Getting mobile device management right: Four key steps

By Jonathan Hassell

Some organizations still tremble at the thought of letting employee-owned devices connect to business-owned resources. But the truth is that bring-your-own-device (BYOD) approaches have come a long way in recent years, and enterprises increasingly function on mobile phones, tablets and laptops. A well-oiled and successful mobile device management (MDM) program and policy allows enterprises to reap the benefits of BYOD while mitigating the risks. Here are four best practice ideas:

1. Get the fundamentals right from the start

The bedrock of any sound mobile device management program begins with the basics: encryption, remote wipe, password strength and history. The main concern for most MDM programs is the control over information in case a device is lost or stolen. This was, of course, the hallmark of the BlackBerry system: Everything was encrypted and enterprise administrators had extensive control over the device. Regardless of the product line in use, every competent MDM system should:

  • Encrypt email and storage on a device
  • Require a strong password that is enforced without exception
  • Offer the ability to wipe the device remotely at any time (or at least wipe the corporate “container” on the device that houses the proprietary information related to the business or organization)

2. Allow information to flow back to IT and the help desk

One of the benefits of an MDM program is the ability to understand how employees are using their mobile devices. Routing the flow of information back to the IT department and help desk from the start can improve performance down the line. For example, an understanding of which devices and models are popular enables your help desk to train more accurately, resulting in better assistance with future troubleshooting issues.

Another useful strategy is to share application inventory information with your support departments to ensure that corporate apps deploy properly. Sharing information with human resources about which users are active on which platforms helps their department appropriately update credential provisions when employees enter and leave the system.

3. Automate the basics

Users tend to be frustrated when they cannot activate an account independently of support services. Rather than getting the ball rolling on their own, users often have to call in, speak with someone to use a platform or have a problem addressed. Avoid this rigmarole and establish a policy that allows users to automatically enroll themselves in your mobile device management program. Design the platform to automatically sync email and calendars using a self-service web portal.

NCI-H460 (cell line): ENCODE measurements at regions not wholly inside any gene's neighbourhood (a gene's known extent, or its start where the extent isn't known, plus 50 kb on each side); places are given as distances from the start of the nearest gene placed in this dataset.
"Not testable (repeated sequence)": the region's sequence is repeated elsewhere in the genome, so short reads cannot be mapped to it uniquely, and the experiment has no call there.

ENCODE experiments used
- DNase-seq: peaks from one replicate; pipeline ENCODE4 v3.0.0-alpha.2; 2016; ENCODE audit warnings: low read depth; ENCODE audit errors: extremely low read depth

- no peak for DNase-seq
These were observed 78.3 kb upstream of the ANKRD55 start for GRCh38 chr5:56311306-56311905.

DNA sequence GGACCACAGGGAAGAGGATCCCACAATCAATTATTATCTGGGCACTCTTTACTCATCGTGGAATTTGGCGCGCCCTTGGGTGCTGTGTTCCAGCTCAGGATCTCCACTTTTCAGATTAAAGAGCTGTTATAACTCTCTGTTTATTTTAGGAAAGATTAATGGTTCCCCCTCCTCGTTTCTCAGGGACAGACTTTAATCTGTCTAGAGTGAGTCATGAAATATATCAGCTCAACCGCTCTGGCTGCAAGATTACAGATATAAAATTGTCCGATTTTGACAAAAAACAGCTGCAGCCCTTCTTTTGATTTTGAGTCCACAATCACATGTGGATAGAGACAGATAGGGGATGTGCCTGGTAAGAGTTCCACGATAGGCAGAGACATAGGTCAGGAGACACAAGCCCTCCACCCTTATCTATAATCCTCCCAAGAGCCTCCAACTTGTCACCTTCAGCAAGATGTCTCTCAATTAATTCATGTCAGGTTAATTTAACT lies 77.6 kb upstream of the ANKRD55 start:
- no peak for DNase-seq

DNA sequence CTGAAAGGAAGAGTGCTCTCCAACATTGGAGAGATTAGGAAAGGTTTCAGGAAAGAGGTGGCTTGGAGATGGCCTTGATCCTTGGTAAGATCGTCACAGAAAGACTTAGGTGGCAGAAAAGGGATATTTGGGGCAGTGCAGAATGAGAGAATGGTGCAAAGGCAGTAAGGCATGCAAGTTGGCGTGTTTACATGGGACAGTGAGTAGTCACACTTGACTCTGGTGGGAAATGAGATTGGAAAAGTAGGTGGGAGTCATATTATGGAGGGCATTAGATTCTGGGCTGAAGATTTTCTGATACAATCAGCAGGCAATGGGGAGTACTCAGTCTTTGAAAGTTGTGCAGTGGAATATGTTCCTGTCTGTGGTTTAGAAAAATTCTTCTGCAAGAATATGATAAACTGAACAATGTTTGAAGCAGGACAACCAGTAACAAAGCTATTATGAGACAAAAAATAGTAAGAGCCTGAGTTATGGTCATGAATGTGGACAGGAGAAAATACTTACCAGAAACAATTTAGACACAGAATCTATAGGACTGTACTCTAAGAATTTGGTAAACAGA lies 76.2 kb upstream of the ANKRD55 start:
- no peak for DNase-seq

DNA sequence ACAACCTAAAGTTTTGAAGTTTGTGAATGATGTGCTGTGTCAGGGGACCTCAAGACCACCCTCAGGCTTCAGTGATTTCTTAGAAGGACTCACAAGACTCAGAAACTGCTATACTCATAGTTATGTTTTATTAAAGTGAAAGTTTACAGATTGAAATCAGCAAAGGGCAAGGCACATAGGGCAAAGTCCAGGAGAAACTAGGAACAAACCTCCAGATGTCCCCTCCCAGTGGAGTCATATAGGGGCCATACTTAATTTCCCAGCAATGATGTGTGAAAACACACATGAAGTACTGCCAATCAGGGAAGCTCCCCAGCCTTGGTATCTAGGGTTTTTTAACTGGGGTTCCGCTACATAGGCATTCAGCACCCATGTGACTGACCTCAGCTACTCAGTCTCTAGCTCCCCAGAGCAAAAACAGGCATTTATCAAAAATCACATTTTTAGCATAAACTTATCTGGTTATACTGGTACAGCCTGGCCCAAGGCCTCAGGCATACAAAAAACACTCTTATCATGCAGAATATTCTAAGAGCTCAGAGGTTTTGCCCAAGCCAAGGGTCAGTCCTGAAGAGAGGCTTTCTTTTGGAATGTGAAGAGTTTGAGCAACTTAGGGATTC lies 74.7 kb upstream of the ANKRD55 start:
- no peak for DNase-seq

For more intensive application onboarding, users can certainly call in or schedule appointments for installation and training, but most employees will want to check their work email and calendars on their phone. If their device will accept your policy constraints, allow employees to access the platform and get things moving on their own. It is a win-win for everyone: less work and more security for the system administrator; less waiting and more satisfaction for the user.

4. Build self-service troubleshooting resources

Along the same lines, empower your users to conduct initial troubleshooting tasks on their own, especially when taking action on lost device and remote wipe issues. You will notice that there will be a tremendous resistance to reporting lost devices in a timely manner if you make it difficult and time-consuming to actually do so. However, if users can simply log into an intranet portal to deactivate their former device and add a new phone, they will do it quickly and efficiently. Let users not only self-enroll, as discussed in the previous point, but also wipe devices, reset passwords and run any device location features that your platform supports on their own.

By following these four simple steps, an MDM system can help save time for your IT and help desk staff, while empowering employees to take charge of their own devices.

Written By

Jonathan Hassell

President, 82 Ventures

Jonathan Hassell runs 82 Ventures, a technical writing and consulting firm based in Charlotte, NC. He centers his focus around network administrator, security, the cloud, and mobile technologies.

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